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name before the Gentiles, and kings, and the children of Israel.” But did this election secure his salvation? By no means. That depended on his own moral acts, his own conduct. For he himself says, "Brethren, I count not myself to have apprehended, but I follow after that I may apprehend, that for which I am also apprehended of Christ. I keep my body under, and bring it into subjection, lest that by any means, when I have preached to others, I myself should be a castaway.” Is this the language of a man who feels himself to be personally elected to salvation? Certainly not. And if Paul was not, who ever was? To what was he elected? To preach the gospel, “for,” says he, "necessity is laid on me, yea, woe is unto me if I preach not the gospel. For if I do this thing will ingly, I have a reward; but if against my will a dispensation,” or stewardship, "of the gospel is committed to me;" and he could not refuse it. Is there any thing like personal election in all this?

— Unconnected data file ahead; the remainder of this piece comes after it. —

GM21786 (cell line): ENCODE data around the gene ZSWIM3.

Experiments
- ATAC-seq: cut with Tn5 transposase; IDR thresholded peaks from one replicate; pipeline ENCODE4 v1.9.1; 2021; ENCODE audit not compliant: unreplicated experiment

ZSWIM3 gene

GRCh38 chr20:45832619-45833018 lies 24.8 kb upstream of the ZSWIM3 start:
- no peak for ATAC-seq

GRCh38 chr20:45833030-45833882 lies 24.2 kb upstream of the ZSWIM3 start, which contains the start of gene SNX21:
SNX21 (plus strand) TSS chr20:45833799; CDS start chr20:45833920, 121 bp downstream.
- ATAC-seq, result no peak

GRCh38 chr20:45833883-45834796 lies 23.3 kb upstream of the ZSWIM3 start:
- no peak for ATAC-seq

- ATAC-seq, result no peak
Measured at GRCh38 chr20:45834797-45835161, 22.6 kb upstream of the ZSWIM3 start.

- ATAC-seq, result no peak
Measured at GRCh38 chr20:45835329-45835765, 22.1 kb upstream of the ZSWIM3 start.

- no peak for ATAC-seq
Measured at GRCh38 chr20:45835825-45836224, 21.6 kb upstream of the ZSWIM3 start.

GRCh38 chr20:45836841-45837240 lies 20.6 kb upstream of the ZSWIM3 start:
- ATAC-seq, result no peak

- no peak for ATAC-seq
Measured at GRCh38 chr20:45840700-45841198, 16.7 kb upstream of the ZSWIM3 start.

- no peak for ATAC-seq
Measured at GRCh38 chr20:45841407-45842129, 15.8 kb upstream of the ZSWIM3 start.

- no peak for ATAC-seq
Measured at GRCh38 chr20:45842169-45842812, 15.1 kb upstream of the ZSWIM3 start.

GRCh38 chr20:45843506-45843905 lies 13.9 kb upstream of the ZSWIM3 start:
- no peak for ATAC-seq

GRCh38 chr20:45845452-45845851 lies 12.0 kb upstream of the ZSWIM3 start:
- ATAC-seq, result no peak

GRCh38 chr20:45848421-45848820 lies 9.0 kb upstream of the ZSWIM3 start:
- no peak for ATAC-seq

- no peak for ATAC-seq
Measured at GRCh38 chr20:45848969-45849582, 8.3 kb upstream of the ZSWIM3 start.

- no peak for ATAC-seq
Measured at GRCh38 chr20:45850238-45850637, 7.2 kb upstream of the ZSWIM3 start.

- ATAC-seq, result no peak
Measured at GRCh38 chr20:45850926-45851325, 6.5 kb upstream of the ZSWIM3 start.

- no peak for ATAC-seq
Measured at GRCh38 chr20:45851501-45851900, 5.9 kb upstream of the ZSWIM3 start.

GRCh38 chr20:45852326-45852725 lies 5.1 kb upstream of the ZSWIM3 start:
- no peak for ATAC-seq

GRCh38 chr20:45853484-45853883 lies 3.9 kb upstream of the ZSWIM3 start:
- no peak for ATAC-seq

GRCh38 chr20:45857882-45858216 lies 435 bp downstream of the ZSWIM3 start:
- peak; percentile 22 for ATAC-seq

We have already stated the doctrine of reprobation. We will repeat it, in order to compare it with those passages of Scripture from which it is derived. “The rest of mankind God was pleased according to the unsearchable counsel of his own will, whereby he extendeth or withholdeth mercy as he pleaseth, for the glory of his sovereign power over his creatures, to pass by, and to ordain them to dishonour and wrath for their sin, to the praise of his glorious justice.” One of the principal proof texts of this horrible doctrine is this, from the ninth chapter of Romans. “What if God willing to show his wrath and make his power known, endureth with much long suffering the vessels of wrath fitted for destruction." Whom do these vessels of wrath mean? Do they mean, as this Catechism interprets, the rest of mankind, whom Adam ruined, and made incapable of doing any thing good, and to whom God arbitrarily chose not to give that power? Let the connection show. “And that he might make known the riches of his glory on the vessels of mercy, which he hath afore prepared unto glory, even us, whom he hath called, not only of the Jews, but of the Gentiles. As he saith also in Osee, I will call them my people which were not my people.” Then he is not speaking concerning mankind in general, he is not speaking of the fate of men in a future world at all. He is speaking of the Jews whom God had reprobated from being his people, and had chosen the Christians, both Jews and Gentiles in their stead. It is the Jews then, whom God had rejected and was about to destroy, that are called the vessels of wrath, with whom God had forborne with much long suffering, not wicked men generally. So this passage has nothing to do with personal election or reprobation in regard to salvation at all. That subject is not so much as touched upon in this whole epistle. The great burden which lay upon the apostle's mind, was the rejection and awful fate of the Jews, which was then impending, and in a few years after took place. He begins this very chapter, thus; “I say the truth in Christ, I lie not, my conscience also bearing me witness in the Holy Ghost, that I have great heaviness and continual sorrow of heart, for I could wish myself accursed from Christ, for my brethren, my kinsmen according to the flesh, who are Israelites.” This is continued to the end of the argumentative part of the Epistle. Farther on he says; “I speak to you, Gentiles.” "If some of the branches be broken off, and thou, being a wild olive tree, wert grafted in among them.” “Boast not against the branches,”“because of unbelief were they broken off, and thou standest by faith. Be not high-minded but fear, for if God spared not the natural branches, take heed that he also spare not thee.” Is this the language which would be addressed by the apostle to men, who were personally and irrevocably elected to salvation, or to Gentiles or heathens, who had been brought into a peculiar relation to God by having the Gospel preached to them, and had become Christians, so far as believing on Christ and acknowledging his authority could make them so, but still were in danger of not attaining that whereunto they were called?